Eric P. Mandel

July 14, 2020

Greedy Plaintiff Gets Stuck with a Big Discovery Tab

Discovery is not an all-you-can-consume buffet. Yet the temptation to demand endless refills of document productions can be irresistible for some requesting parties. This is particularly true in asymmetrical litigation in U.S. federal court where a responding party is generally responsible to pay their own costs of discovery. This was the case for Lawson v. Spirit AeroSystems, where the court ordered plaintiff Larry Lawson—the former CEO of defendant Spirit AeroSystems—to pick up a $600,000 tab for a TAR 2.0 review conducted by Spirit at Lawson’s demand.
April 9, 2020
privilege subject matter waiver

Privilege Subject Matter Waiver Under FRE 502

Federal Rule of Evidence 502 (“Rule 502”) addresses the evidentiary issues arising from the disclosure of attorney-client privilege or work product information in discovery, inadvertent or otherwise. Litigators are urged to include obtain a Rule 502(d) non-waiver order in all federal court litigation and comparable non-waiver orders in state court matters. As we have previously noted, a simple and properly drafted Rule 502(d) Order can provide producing parties with significant, material protection against privilege waiver in the instant proceeding as well as in any other federal or state proceeding. While more and more litigants have heeded this advice, the recent matter of RTC Industries. v. Fasteners for Retail demonstrates the importance of properly drafting of a Rule 502(d) order, particularly in patent infringement matters wherein one or more parties may be considering relying on an “advice of counsel” defense.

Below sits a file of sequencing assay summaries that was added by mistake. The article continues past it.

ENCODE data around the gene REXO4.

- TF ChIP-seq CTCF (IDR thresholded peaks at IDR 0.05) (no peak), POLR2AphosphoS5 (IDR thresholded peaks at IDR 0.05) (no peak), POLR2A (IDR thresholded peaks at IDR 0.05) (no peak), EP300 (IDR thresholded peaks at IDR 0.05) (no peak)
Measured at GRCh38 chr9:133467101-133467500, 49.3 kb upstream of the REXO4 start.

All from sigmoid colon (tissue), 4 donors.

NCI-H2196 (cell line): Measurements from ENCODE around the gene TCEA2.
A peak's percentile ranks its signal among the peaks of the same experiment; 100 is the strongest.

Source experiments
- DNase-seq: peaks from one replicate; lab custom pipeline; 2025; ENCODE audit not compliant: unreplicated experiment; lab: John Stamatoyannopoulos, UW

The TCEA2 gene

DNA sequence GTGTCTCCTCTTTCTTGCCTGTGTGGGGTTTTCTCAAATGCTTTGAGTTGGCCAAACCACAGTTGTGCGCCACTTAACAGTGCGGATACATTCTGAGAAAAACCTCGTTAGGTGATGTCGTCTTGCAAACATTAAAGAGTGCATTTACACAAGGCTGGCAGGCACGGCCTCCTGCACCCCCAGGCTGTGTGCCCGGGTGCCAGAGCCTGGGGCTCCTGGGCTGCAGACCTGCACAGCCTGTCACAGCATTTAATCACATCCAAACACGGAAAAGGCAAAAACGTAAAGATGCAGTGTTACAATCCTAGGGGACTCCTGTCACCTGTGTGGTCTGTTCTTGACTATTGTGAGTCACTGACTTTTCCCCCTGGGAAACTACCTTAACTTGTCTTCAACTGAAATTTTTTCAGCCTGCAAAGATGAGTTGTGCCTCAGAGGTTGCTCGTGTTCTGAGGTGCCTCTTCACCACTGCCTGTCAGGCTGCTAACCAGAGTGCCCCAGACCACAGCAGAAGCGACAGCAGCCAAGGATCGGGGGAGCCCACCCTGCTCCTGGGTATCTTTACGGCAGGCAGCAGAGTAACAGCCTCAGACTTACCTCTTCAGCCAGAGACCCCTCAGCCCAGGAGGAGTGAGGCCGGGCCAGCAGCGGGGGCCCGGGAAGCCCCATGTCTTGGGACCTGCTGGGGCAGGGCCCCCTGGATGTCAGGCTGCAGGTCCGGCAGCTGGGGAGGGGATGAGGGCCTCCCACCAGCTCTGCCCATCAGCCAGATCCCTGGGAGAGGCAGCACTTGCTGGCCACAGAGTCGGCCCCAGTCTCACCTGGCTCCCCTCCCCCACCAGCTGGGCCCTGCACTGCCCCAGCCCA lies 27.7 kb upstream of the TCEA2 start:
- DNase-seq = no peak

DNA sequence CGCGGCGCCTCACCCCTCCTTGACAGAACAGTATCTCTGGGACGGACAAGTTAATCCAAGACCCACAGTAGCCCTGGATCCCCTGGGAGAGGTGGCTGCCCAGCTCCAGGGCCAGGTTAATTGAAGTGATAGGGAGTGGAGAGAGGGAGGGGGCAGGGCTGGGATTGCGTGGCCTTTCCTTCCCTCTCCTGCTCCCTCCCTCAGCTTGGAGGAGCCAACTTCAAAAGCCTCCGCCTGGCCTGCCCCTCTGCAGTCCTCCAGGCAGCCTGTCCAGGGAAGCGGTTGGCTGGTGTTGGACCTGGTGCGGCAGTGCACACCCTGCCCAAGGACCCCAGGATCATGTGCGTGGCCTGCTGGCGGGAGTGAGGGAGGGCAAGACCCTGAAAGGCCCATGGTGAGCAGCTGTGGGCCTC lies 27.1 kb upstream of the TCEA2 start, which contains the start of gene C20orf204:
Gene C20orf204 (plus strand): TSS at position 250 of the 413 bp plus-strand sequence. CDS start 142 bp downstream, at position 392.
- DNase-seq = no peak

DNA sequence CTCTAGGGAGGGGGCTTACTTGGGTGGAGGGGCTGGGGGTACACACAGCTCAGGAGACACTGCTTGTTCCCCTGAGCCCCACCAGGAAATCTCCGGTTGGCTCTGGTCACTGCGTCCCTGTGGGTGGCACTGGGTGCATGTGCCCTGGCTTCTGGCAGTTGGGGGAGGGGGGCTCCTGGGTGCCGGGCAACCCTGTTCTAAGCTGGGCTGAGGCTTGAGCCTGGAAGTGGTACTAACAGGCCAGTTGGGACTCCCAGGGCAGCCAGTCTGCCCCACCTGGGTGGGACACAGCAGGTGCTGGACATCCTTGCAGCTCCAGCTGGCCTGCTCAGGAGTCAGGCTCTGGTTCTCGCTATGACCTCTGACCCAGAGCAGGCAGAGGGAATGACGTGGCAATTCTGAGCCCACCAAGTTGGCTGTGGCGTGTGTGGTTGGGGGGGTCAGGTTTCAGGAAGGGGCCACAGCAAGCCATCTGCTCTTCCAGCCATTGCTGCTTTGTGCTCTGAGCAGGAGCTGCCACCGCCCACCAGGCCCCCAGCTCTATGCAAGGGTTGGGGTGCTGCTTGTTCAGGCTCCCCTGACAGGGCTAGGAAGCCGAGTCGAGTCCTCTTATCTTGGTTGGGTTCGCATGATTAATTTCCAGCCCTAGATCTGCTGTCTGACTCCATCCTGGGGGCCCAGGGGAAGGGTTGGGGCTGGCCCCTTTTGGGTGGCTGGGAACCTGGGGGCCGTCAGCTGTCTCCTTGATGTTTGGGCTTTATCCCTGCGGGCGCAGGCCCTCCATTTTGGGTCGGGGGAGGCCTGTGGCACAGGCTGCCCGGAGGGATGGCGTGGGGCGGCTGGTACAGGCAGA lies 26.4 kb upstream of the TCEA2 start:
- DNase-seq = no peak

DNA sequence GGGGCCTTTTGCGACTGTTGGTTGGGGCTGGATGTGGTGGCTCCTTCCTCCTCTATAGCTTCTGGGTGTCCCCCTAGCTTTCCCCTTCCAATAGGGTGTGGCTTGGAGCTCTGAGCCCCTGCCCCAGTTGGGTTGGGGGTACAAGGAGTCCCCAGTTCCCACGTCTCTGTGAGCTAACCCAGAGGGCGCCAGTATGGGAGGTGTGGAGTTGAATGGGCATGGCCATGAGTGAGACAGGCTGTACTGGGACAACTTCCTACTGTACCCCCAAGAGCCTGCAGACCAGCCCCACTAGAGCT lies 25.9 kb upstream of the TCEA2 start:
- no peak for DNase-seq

March 19, 2020

Working at Home: A Survival Guide

With the proliferation of COVID-19 and the demand for social distancing, more and more employers are requiring their workforce to work from home. Many of us have taken a laptop home or to a coffee shop to get away from the office or work on a project over a weekend. It can be kind of fun to change up our environment, maybe work on the couch and have the TV on in the background. However, it is a much different proposition to be prepared to work from home for an indefinite period.
November 12, 2019
Notice and Consent-COPPA

Notice and Consent: Why COPPA Does Little to Protect the Personal Information of Children

One might assume that the U.S. Children’s Online Privacy Protection Act of 1998 (COPPA) and associated FTC COPPA Rule provide actual protection over our children’s personal information when they are online. In reality, however, COPPA and the COPPA Rule merely install a minor speed bump on the well-traveled information superhighway, requiring online content providers in the United States to get a parent or guardian to check a box before marketers, data brokers and the advertising technology (“ad tech”) industry can proceed to harvest and exploit the personal data of children 12 and under.
X